This Sunday in O’Moore Park, the Portarlington footballers will take on Westmeath champions St Loman’s of Mullingar in the opening round of the Leinster club championship.
It will be the latest challenge for Martin Murphy’s side who have put Laois titles back to back, winning both the 2020 and 2021 championship this calendar year.
They’re unbeaten across those two campaigns and also added the Division 1 league title this year for good measure.
There is an appetite now to have a right good go in Leinster. And why wouldn’t there? They beat Portlaoise by 15 points in the Laois final three weeks ago; they beat Graiguecullen by 11 in the 2020 decider.
They’ve conceded just one goal in 10 championship games in two years and their average winning margin in that time has been 7.5 points per game.
St Loman’s, with Westmeath talisman John Heslin at full-forward, will be a big step up but for the winners the prize is huge – a Leinster semi-final in Croke Park a week before Christmas against either Kilmacud Crokes of Dublin or Meath’s Wolfe Tones.
Because there was no Leinster club championship for the 2020 season, Sunday’s outing will be Portarlington’s first in the province since this time 20 years ago, when the team captained by John Bolton and including club legends like Hughie Emerson, David Sweeney and Adrian Phelan ran Na Fianna of Dublin to three points in their quarter-final clash in their own McCann Park in Port.
While the club championships was only introduced in the early 1970s, Port did take part in one of the fore-runners to the competition when they won the invitational Arklow tournament in 1955, on the back of winning the Laois championship.
Incidentally the Port team of 1954 and 1955 also won two championships in the same calendar year.
Their prize for beating Baltinglass of Wicklow in that prestigious tournament final was a 21-piece tea set of Arklow Pottery!
To more modern times, Port’s forays into the Leinster club competition were more short-lived.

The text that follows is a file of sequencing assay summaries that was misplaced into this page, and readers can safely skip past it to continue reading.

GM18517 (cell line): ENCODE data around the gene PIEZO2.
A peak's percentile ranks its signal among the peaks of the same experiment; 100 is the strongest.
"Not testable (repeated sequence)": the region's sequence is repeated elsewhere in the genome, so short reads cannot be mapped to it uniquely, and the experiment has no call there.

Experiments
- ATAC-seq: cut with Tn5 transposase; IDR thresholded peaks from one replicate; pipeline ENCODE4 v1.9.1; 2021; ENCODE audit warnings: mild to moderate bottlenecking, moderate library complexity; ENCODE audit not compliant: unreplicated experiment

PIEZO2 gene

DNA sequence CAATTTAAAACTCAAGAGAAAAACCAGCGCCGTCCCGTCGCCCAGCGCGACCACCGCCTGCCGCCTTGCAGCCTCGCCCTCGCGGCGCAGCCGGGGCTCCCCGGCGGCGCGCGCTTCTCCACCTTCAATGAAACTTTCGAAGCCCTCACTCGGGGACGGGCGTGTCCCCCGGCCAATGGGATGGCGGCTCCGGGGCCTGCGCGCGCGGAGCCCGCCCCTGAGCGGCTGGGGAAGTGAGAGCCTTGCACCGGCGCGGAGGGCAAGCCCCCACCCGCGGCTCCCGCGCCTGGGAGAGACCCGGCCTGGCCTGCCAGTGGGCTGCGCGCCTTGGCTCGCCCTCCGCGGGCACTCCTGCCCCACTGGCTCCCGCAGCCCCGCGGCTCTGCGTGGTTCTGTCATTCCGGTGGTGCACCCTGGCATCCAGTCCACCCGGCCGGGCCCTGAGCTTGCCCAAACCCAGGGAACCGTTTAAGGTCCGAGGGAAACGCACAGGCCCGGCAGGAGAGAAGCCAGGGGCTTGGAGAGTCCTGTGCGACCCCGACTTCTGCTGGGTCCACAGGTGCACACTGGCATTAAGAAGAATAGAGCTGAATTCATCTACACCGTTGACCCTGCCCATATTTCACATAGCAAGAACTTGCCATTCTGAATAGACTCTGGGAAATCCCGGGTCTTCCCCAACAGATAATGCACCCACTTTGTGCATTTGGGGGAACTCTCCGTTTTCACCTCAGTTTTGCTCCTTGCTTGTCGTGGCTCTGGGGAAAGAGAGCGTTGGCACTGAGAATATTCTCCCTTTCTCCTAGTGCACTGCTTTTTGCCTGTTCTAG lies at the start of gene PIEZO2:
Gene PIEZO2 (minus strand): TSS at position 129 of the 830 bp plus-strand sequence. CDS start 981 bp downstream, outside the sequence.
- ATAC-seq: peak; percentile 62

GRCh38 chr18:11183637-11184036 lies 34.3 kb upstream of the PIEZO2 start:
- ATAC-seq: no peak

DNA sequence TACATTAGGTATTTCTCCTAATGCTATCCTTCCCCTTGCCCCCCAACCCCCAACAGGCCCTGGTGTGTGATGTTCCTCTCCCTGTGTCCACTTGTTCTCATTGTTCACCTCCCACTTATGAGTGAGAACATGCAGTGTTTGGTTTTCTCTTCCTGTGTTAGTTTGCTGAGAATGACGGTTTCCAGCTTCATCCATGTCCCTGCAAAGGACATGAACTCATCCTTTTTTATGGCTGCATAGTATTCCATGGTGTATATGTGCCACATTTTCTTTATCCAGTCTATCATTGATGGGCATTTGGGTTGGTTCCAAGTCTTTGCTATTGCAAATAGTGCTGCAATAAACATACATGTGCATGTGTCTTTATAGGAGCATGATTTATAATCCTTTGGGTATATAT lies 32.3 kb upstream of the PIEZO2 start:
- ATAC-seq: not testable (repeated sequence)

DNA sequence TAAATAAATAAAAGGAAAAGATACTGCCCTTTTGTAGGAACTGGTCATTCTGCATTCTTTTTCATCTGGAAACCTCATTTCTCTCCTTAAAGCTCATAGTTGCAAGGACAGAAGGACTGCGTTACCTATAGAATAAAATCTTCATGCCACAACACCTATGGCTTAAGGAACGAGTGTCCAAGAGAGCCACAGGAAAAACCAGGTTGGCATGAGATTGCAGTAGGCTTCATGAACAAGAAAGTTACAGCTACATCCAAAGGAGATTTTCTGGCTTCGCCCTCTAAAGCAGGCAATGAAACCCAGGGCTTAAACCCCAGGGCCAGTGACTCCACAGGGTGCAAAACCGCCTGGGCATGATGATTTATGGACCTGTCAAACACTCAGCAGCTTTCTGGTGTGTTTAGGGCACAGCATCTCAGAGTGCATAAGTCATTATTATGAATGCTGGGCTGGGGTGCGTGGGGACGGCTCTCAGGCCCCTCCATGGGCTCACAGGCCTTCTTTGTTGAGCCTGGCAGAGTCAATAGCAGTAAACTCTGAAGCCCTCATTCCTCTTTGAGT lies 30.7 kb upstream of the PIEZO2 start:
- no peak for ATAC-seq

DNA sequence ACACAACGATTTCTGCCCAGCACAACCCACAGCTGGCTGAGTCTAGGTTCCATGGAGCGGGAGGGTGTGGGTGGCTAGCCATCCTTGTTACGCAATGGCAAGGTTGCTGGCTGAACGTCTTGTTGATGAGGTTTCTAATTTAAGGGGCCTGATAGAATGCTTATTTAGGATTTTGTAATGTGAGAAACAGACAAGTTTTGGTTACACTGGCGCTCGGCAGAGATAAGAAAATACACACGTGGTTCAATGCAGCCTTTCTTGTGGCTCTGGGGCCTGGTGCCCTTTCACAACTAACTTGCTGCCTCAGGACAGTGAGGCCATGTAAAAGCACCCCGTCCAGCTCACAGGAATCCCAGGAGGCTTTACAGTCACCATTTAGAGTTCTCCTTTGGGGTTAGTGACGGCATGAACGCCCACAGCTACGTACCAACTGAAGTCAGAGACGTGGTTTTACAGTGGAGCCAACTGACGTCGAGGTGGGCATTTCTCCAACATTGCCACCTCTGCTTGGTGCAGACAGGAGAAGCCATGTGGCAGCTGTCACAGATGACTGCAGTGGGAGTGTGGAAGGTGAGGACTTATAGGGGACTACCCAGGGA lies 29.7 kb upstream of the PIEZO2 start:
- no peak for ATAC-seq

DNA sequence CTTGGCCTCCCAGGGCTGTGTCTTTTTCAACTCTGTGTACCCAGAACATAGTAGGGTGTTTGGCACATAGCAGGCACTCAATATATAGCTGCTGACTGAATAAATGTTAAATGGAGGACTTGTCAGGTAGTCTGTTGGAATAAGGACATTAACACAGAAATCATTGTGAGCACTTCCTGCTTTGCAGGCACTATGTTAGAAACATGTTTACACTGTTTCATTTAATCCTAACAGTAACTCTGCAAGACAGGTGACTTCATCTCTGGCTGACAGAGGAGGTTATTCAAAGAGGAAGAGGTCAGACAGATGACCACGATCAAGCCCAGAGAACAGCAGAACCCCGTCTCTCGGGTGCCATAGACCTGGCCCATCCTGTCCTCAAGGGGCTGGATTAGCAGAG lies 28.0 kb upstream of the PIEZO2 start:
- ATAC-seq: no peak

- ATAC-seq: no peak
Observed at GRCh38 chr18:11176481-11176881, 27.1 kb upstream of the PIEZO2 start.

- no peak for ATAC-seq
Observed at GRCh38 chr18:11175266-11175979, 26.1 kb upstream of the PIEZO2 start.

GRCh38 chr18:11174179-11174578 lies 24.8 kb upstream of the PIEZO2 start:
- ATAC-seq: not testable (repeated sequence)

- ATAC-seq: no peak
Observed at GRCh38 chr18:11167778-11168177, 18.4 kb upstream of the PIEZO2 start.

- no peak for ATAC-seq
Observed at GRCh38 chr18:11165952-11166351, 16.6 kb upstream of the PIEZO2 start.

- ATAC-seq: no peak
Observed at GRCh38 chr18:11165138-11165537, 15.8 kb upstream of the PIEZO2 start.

In 1988, after winning the Laois championship for the first time in 39 years, they crossed swords with Baltinglass once again.
The Wicklow champions were establishing themselves on the Leinster club scene at the time, having lost the Leinster club final to Portlaoise in 1985 and were in the middle of a glorious era for the club.
Played in O’Moore Park, the sides were level 0-5 apiece at half time, but Port would fail to score in the second half and Baltinglass ran out 0-11 to 0-5 winners.
“Portarlington’s effort fizzles out against competent Baltinglass,” was the headline in the Leinster Express the following week.
Baltinglass were later beaten by eventual Leinster champions Parnells in their next outing but would return the following year to win the Leinster title before adding the All Ireland crown on St Patrick’s Day of 1990.
It would be the autumn of 1995 before Port got back into provincial action – and their draw couldn’t have been any tougher.
After beating St Joseph’s in the Laois final to win the Jack Delaney Cup for the first time in seven years, they were drawn away to Eire Og of Carlow, who had been Leinster champions in 1992 and 1993 and would win five titles in all in the 1990s.
Eire Og, though, only scraped past Port by a point, needing a huge performance to get the win.